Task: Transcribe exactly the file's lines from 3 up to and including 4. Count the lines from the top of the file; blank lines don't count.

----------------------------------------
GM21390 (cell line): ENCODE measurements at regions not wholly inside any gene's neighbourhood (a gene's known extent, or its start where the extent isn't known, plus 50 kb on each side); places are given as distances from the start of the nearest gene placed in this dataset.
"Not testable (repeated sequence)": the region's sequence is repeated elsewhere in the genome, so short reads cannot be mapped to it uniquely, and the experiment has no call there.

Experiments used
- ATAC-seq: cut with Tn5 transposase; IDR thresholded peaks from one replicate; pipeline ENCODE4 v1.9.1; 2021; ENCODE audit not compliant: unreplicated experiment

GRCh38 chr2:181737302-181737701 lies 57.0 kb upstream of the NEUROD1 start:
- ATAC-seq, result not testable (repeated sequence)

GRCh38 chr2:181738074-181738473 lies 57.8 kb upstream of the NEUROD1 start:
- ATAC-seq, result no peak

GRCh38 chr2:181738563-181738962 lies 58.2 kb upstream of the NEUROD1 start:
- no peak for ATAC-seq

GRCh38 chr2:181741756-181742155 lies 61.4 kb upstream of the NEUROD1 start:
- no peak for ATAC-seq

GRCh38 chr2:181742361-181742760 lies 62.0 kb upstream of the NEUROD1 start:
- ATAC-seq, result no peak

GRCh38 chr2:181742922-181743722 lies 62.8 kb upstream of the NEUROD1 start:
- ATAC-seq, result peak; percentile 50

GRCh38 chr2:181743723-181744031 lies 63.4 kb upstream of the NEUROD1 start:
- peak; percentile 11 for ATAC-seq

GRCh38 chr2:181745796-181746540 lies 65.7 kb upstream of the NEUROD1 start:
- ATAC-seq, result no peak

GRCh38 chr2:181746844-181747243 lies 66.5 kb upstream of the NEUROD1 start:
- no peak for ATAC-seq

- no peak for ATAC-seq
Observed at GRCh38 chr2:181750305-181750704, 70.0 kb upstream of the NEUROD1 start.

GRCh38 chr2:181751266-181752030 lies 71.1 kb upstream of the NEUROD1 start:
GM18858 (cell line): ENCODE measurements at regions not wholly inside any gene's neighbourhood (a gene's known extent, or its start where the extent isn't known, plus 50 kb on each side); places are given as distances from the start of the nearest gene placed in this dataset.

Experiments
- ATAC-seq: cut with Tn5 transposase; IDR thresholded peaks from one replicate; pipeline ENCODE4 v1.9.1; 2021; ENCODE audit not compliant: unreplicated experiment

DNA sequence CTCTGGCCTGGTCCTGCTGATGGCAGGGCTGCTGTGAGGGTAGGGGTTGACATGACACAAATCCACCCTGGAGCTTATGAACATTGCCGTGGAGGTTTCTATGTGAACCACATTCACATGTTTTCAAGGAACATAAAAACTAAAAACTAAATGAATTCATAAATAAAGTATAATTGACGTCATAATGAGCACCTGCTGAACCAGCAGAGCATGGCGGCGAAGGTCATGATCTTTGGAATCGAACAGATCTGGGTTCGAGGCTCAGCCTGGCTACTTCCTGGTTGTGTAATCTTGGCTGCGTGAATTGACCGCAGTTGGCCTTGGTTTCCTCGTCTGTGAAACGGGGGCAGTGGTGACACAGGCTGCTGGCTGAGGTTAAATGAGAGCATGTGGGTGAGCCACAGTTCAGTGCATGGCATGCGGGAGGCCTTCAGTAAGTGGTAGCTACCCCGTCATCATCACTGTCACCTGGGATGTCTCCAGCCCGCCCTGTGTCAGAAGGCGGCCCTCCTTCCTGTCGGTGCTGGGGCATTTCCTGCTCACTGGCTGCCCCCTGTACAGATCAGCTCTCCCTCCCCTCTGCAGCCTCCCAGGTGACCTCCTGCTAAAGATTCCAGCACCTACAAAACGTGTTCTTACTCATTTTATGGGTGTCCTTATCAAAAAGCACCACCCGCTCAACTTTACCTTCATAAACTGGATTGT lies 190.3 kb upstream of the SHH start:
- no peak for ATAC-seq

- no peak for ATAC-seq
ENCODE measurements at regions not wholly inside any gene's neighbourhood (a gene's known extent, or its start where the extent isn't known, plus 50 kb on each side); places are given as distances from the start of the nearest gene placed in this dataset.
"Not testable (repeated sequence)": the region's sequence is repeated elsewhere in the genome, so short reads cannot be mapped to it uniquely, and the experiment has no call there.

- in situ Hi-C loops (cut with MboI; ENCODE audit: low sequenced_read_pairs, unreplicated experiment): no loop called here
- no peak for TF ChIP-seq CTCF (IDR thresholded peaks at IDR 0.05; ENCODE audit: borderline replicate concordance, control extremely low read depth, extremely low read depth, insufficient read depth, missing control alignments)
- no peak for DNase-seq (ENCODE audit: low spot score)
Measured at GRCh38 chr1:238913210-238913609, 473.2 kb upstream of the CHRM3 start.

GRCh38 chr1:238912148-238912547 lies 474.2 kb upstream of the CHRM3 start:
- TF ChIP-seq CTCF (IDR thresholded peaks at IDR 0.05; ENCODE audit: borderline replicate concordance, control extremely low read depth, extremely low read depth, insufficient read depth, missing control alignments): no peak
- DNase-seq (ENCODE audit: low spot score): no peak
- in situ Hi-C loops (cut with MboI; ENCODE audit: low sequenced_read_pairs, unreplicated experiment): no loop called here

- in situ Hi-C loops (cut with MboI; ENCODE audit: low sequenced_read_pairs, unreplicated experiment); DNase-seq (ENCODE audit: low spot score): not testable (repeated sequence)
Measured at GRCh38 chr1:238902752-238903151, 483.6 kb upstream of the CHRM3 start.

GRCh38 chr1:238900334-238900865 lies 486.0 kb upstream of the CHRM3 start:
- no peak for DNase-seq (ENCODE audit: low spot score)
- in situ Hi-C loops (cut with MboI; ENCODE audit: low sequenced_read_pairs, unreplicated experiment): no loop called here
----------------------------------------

Experiments used
- ATAC-seq: cut with Tn5 transposase; IDR thresholded peaks from one replicate; pipeline ENCODE4 v1.9.1; 2021; ENCODE audit not compliant: unreplicated experiment